The past year has seen a dramatic rise in existential fear, with people around the world thinking about death twice as often as before, according to new Cornell research.

Pandemic politics, not just the pandemic itself, cultivated a global sense of dread about health and death, causing stifling polarization while sidestepping deeper human questions about mortality and morality, said Uriel Abulof, an associate professor at Tel-Aviv University and Israel Institute Visiting Professor in the Department of Government in the College of Arts and Sciences.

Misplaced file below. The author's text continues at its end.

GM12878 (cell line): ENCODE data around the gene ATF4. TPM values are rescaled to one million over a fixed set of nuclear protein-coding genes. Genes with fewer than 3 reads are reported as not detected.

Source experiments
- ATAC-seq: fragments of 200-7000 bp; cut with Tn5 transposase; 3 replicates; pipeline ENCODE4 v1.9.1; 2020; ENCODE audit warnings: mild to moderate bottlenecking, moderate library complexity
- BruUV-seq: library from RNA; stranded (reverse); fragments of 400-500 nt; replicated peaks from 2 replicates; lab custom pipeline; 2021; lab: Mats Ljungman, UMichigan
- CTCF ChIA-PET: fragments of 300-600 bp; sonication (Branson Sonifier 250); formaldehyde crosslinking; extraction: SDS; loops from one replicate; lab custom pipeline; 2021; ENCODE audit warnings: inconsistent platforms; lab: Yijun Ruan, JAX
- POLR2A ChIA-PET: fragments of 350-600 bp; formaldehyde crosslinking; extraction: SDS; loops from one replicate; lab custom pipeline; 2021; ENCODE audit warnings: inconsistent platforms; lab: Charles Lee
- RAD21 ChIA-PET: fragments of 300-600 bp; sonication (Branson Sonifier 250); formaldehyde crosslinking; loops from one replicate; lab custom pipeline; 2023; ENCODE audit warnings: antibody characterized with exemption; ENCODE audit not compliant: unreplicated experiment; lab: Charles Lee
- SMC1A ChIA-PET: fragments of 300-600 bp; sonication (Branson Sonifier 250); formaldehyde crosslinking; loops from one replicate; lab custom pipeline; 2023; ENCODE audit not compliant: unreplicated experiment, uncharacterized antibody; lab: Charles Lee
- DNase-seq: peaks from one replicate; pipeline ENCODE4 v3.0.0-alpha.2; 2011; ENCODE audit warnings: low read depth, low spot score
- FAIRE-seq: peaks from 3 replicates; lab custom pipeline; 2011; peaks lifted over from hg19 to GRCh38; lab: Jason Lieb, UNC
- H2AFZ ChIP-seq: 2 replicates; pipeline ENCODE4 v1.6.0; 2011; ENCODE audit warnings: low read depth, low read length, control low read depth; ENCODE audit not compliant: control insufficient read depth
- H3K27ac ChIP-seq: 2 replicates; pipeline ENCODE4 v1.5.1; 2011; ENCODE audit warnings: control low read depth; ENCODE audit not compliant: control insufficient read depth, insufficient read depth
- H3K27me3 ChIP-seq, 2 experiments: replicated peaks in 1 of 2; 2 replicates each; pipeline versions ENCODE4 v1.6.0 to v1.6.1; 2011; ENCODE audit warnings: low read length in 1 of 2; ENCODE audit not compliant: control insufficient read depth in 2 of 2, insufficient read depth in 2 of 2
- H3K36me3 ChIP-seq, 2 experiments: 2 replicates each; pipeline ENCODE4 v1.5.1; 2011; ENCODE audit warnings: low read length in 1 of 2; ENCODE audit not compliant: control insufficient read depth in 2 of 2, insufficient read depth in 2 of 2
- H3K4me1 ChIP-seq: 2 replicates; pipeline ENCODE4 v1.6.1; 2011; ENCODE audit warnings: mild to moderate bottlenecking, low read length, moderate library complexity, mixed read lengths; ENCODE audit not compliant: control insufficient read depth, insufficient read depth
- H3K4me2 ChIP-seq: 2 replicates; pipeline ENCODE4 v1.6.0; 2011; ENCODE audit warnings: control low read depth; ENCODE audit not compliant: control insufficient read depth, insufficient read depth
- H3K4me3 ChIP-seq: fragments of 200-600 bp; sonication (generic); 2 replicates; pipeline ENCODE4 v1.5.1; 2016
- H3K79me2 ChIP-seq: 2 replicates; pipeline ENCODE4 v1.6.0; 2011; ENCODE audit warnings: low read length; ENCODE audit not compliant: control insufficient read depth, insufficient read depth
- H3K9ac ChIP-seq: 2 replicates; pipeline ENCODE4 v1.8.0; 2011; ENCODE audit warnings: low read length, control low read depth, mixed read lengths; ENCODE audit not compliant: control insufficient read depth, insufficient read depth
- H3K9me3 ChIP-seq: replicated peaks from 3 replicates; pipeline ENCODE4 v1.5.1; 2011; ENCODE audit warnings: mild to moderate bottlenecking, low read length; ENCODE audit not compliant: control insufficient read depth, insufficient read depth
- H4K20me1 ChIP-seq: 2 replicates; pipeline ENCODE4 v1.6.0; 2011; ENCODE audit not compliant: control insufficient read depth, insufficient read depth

“This collective existential anxiety has some benefits, not least the swift development of vaccines,” Abulof said. “But it has a darker side, too: a grim material, mental and moral toll.”

With Shirley Le Penne, a doctoral student in government, and Bonan Pu, Ph.D. ’20, Abulof co-authored “The Pandemic Politics of Existential Anxiety: Between Steadfast Resistance and…

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